2015 ISAKOS Biennial Congress ePoster #1315

Cortical Button Placement in Femoral Fixation of Anterior Cruciate Ligament Reconstruction: A Retrospective Review

Jeffrey A. Macalena, MD, Minneapolis, MN UNITED STATES
Andrew C. Toftoy, MD, Kankakee, IL UNITED STATES
Alice Deden, BA, MLS, Minneapolis, MN UNITED STATES
Christopher Rud, BA, Minneapolis, MN UNITED STATES

University of Minnesota, Minneapolis, Minnesota, USA

FDA Status Cleared

Summary: Cortical button placement during femoral fixation in ACL reconstruction is widely variable and the use of intraoperative imaging does not appear to decrease the incidence of cortical button malposiition.

Rate:

Abstract:

Introduction

Cortical buttons are frequently used for femoral fixation during anterior cruciate ligament (ACL) reconstruction. The incidence of malposition of the cortical button has not been studied. The purpose of this retrospective case review is to determine the incidence of cortical button malposition on postoperative radiographs. The primary hypothesis of this study is that cortical button malposition will be an infrequent occurrence with a prevalence of less than 5%.

Methods

After IRB approval, a retrospective review of all ACL reconstructions performed from September 2009 through May 2014 at a single center was completed. Only patients with cortical button femoral fixation and postoperative AP and lateral radiographs were included. Surgical variables were investigated including: femoral fixation, tibial fixation, graft type, meniscal involvement, articular cartilage involvement, surgical technique for drilling of the femoral tunnel, position of the button in relation to cortex, use of intra-operative imaging, and specific implant. Postoperative button position was graded as follows: reduced and congruent (button is <1mm from cortex); reduced and incongruent (part of button is <1mm from cortex, part of button is >1mm from cortex); displaced (all of button is >1mm from cortex); intraosseous (all or part of button remains within bone); ungradable (button cannot be graded based on radiograph). Radiographs were evaluated by two individuals at two time points to define inter- and intra-observer reliability.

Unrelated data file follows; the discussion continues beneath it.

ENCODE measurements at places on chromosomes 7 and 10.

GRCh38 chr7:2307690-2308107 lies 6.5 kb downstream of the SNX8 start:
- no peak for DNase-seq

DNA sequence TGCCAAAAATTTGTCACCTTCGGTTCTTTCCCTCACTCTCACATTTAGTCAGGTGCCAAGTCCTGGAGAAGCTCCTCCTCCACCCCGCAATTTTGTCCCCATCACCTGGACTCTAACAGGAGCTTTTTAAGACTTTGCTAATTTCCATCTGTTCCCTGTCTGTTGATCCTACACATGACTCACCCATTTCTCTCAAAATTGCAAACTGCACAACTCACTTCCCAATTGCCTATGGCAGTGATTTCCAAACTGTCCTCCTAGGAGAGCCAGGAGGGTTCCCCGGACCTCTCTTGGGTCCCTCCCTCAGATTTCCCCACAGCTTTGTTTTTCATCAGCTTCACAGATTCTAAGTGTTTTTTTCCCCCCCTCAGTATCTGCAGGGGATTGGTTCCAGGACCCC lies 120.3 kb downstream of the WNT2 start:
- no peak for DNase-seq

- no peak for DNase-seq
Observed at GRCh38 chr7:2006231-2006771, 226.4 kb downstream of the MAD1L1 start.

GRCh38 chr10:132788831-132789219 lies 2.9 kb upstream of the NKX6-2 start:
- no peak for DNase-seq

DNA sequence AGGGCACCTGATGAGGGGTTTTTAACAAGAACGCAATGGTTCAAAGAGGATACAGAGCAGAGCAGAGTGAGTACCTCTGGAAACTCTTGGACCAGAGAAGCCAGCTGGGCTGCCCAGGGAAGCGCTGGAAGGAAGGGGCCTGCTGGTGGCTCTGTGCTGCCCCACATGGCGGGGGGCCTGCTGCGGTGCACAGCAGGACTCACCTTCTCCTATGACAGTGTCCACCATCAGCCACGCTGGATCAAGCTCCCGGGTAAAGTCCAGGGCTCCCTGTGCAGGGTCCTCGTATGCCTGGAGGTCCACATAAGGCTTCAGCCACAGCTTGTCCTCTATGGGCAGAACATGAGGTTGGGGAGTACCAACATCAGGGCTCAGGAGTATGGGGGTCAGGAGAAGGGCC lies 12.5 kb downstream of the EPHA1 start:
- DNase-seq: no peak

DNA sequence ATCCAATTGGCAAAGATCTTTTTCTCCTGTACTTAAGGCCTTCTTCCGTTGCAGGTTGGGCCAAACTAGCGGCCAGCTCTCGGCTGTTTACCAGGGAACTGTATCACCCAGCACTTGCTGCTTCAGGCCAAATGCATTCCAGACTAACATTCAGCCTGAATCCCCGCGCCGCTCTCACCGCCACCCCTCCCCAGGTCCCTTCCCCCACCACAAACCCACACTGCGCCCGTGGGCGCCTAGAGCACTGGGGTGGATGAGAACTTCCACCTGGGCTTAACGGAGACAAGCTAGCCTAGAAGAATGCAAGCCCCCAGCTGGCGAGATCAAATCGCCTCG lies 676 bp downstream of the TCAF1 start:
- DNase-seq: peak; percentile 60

Results

2,182 ACL patient’s charts were reviewed. A total of 563 patients had cortical button fixation of the femoral side of the graft. 361 of these patients had post-operative radiographs available for review. 245 (67.9 %) buttons were reduced and congruent. 49 (13.6%) buttons were reduced and incongruent. 40 (11.1%) buttons were displaced. 12 (3.3%) buttons remained intraosseous 15 (4.1%) buttons were deemed ungradeable. Intraoperative imaging was utilized in 121 patients. Of these, 59 (48.8%) were reduced, congruent; 46 (38.0%) were reduced, incongruent; 9 (7.4%) were displaced; 5 (4.1%) remained intraosseous; and 2 (1.7%) were ungradable. After the sample was re-graded, there was found to be intraobserver agreement 98% of the time.

Conclusion

Cortical button placement during femoral fixation in ACL reconstruction is widely variable. Use of intraoperative imaging does not seem to increase the incidence of reduced, congruent cortical buttons. Further research is warranted.


Key Words: cortical button fixation; ACL reconstruction